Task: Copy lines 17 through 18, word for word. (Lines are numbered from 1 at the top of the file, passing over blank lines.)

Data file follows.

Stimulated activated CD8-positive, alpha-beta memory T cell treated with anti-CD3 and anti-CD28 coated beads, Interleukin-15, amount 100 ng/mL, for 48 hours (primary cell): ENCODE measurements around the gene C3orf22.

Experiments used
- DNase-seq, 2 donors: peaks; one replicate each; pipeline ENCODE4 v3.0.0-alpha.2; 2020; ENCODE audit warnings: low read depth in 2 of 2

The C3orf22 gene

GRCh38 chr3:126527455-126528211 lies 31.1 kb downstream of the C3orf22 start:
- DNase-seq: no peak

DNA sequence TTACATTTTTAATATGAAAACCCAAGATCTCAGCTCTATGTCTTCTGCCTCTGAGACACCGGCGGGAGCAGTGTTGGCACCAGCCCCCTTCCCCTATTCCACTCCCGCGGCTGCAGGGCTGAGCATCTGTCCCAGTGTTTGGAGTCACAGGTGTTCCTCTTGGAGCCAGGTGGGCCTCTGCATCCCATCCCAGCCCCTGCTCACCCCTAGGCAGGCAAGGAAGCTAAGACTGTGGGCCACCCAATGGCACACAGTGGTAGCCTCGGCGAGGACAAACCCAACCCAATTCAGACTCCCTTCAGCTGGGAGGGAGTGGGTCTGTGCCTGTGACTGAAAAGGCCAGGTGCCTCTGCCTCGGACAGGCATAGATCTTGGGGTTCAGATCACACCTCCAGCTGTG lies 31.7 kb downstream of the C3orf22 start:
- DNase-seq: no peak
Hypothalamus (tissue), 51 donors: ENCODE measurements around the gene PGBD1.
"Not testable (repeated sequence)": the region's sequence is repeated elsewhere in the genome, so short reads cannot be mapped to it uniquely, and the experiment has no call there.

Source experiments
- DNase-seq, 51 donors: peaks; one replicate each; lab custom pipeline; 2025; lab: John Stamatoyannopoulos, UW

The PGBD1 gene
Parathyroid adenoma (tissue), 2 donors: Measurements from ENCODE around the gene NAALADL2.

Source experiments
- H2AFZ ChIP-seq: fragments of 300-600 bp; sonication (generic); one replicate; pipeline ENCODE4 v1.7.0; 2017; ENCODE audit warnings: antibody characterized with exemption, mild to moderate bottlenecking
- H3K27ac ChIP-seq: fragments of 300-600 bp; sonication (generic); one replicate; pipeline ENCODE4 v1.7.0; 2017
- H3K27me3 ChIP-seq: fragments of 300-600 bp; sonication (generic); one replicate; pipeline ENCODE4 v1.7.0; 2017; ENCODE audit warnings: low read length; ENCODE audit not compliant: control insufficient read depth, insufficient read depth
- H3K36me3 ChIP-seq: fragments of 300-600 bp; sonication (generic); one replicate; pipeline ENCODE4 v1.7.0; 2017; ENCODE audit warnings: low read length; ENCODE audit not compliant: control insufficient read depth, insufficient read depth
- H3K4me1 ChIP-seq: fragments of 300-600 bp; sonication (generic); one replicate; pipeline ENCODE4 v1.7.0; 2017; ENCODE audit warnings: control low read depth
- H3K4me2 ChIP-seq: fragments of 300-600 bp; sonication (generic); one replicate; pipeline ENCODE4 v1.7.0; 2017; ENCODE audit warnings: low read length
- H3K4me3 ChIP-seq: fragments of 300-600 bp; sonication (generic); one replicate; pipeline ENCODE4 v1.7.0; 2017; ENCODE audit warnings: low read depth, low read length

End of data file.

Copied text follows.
- H3K27ac ChIP-seq: fragments of 300-600 bp; sonication (generic); one replicate; pipeline ENCODE4 v1.7.0; 2017
- H3K27me3 ChIP-seq: fragments of 300-600 bp; sonication (generic); one replicate; pipeline ENCODE4 v1.7.0; 2017; ENCODE audit warnings: low read length; ENCODE audit not compliant: control insufficient read depth, insufficient read depth